Barrett’s esophagus: Symptoms, Risk Factors, Diagnosis and Treatment

GERD

Barrett’s esophagus is a disease in which the pink lining of the swallowing tube that links the mouth to the esophagus (stomach) becomes damaged by acid reflux, which causes the lining to become red and thicken.

Between the stomach and the esophagus is an important valve, the LES (Lower esophageal sphincter). Over time, the LES may start to fail, leading to chemical and acid damage of the esophagus, a gastroesophageal reflux disease condition (GERD). GERD is accompanied by symptoms such as regurgitation or heartburn. In some people, this GERD may trigger a change in the cells lining the lower esophagus, provoking Barrett’s esophagus.

Barrett’s esophagus happens when acid reflux or esophagitis is not checked. The regular cells that line the esophagus called squamous cells, turn into specific columnar cells through constant damage and inflammation. Columnar cells are not typically found in human beings and can turn cancerous.

Symptoms

The Barrett’s esophagus development is most often connected to long-standing GERD, which may include these symptoms and early signs:

  • Frequent regurgitation of stomach contents and heartburn
  • Difficulty swallowing food
  • Blood in Saliva while Coughing
  • Less commonly, chest pain
  • Dry cough
  • Constant Headache

Around half of the people diagnosed with Barrett’s esophagus show little if any signs of acid reflux. So, it would help if you discussed your digestive health with your doctor regarding the occurrence of Barrett’s esophagus.

When to visit a doctor?

  • Have difficulty swallowing
  • Have chest pain, which may be a symptom of a heart attack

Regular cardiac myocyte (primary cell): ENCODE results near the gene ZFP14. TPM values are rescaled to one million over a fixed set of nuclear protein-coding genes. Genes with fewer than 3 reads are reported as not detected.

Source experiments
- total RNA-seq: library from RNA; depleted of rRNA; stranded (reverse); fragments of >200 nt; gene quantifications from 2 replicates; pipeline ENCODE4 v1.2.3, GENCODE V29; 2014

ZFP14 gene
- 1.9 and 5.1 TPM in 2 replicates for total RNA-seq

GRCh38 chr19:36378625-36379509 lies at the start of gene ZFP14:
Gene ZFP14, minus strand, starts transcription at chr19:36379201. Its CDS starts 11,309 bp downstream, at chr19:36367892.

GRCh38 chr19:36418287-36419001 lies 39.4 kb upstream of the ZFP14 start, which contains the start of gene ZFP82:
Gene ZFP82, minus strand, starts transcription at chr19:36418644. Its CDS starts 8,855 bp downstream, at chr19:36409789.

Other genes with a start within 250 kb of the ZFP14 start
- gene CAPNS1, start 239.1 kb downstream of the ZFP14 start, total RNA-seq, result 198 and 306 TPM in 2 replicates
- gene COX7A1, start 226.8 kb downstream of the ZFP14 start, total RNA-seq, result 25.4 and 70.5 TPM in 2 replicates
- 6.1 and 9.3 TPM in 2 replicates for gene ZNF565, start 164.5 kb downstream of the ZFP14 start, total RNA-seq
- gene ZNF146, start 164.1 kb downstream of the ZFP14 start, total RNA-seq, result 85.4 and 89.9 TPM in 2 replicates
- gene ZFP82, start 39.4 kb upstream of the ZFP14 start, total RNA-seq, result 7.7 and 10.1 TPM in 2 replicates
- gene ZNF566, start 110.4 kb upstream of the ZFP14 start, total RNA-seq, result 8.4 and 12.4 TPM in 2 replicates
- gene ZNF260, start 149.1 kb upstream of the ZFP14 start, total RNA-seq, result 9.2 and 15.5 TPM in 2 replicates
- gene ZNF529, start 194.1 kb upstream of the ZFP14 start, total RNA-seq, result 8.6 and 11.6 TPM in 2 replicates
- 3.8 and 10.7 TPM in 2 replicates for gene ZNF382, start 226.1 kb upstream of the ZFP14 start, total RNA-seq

• Are passing tarry, black, or bloody stools
  • Are vomiting red blood or blood that looks like coffee grounds
  • Are losing weight without diet or exercise. 

The specific cause of Barrett’s esophagus is unknown. While many people with Barrett’s esophagus have GERD, many have no reflux symptoms; a condition often called “silent reflux.”

Risk Factors

  1. Family history. Your probability of having Barrett’s esophagus grows if you have a family history of esophageal cancer or Barrett’s esophagus.
  2. Smokers are at a high chance of catching Barrett’s esophagus. 
  3. Age. Barrett’s esophagus can happen at any age but is more common in people over 50.

Diagnosis and Treatment

Endoscopy is used to see if you have Barrett’s esophagus.

Possible treatment include

  • Periodic endoscopy monitors the cells in your esophagus: If your biopsies present no dysplasia, you’ll perhaps have a follow-up endoscopy in one year and then every three to five years if no exchanges occur.
  • Treatment for GERD: Lifestyle changes and medication can ease your symptoms and signs. Endoscopy procedures or surgeries to correct a hiatal hernia or to tighten the deeper esophageal sphincter that checks the flow of stomach acid may be an option.

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